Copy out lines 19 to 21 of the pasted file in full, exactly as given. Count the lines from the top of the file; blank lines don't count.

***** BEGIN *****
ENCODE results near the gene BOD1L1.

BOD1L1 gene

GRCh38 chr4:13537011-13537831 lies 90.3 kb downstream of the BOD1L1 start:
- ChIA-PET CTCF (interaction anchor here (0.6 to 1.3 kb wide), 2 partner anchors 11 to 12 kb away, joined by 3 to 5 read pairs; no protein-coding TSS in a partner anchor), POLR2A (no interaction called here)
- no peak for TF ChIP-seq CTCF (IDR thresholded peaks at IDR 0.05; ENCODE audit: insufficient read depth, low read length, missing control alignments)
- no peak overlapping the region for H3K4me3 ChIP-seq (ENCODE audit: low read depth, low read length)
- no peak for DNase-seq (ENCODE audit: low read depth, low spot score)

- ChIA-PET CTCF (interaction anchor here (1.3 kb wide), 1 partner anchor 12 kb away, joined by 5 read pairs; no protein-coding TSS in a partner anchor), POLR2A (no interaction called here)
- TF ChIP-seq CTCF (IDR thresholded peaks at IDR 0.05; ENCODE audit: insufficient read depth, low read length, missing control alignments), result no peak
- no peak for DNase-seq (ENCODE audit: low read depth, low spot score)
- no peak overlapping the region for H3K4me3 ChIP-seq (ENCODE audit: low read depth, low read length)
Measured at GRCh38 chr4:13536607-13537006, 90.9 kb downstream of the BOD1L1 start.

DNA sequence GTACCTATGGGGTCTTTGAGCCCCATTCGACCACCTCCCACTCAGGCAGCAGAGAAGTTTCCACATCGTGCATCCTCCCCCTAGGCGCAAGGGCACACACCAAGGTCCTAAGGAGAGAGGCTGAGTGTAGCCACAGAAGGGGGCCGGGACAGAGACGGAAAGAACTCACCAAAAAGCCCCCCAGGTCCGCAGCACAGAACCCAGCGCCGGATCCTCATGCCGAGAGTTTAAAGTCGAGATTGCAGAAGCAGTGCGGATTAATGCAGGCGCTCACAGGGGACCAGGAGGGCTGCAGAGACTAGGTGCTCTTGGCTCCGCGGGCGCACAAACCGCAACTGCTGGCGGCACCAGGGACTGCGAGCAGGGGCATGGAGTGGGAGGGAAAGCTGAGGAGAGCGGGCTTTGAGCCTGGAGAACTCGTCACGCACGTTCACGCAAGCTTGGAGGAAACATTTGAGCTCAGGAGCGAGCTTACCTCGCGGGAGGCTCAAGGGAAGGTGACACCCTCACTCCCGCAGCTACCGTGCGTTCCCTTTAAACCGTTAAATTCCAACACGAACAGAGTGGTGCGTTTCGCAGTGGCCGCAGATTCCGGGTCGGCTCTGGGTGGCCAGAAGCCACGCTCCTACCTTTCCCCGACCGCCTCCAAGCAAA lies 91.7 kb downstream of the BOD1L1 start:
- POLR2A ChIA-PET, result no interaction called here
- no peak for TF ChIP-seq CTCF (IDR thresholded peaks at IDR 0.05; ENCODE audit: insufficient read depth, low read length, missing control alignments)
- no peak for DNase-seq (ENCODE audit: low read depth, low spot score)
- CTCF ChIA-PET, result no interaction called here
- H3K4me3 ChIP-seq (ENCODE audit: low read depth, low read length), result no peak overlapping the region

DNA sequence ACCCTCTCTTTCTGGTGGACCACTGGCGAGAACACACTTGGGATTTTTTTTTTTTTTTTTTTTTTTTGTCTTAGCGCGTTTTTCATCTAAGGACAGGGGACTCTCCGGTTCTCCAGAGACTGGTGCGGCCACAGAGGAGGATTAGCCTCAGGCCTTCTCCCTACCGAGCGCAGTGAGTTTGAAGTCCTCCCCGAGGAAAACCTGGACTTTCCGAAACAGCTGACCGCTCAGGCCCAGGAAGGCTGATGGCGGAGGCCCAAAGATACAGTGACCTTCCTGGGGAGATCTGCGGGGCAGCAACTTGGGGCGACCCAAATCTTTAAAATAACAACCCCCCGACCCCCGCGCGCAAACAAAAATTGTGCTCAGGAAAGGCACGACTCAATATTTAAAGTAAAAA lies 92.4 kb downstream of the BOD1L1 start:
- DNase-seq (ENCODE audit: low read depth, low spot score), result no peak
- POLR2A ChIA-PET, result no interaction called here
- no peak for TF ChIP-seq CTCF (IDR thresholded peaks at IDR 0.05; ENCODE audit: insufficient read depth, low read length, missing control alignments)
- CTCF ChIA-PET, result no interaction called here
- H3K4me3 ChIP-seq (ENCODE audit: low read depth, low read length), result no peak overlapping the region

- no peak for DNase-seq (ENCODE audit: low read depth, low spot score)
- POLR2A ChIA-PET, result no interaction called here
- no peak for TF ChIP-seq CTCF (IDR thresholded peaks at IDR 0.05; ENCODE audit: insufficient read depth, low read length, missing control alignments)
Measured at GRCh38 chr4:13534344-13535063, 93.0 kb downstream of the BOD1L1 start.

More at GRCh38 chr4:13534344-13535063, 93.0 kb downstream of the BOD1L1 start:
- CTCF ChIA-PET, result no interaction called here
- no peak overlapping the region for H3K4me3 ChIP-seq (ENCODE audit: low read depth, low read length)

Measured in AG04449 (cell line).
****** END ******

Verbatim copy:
DNA sequence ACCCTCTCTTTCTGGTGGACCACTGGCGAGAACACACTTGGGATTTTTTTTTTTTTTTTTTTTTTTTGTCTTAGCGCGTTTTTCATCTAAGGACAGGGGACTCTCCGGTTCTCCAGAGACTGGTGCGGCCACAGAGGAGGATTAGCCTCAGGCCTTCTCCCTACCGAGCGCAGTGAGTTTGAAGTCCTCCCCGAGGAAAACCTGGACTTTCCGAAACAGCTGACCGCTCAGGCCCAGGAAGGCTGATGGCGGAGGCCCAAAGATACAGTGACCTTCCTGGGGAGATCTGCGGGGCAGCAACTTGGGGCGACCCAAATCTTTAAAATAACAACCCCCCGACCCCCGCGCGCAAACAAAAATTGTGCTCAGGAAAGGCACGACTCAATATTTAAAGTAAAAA lies 92.4 kb downstream of the BOD1L1 start:
- DNase-seq (ENCODE audit: low read depth, low spot score), result no peak
- POLR2A ChIA-PET, result no interaction called here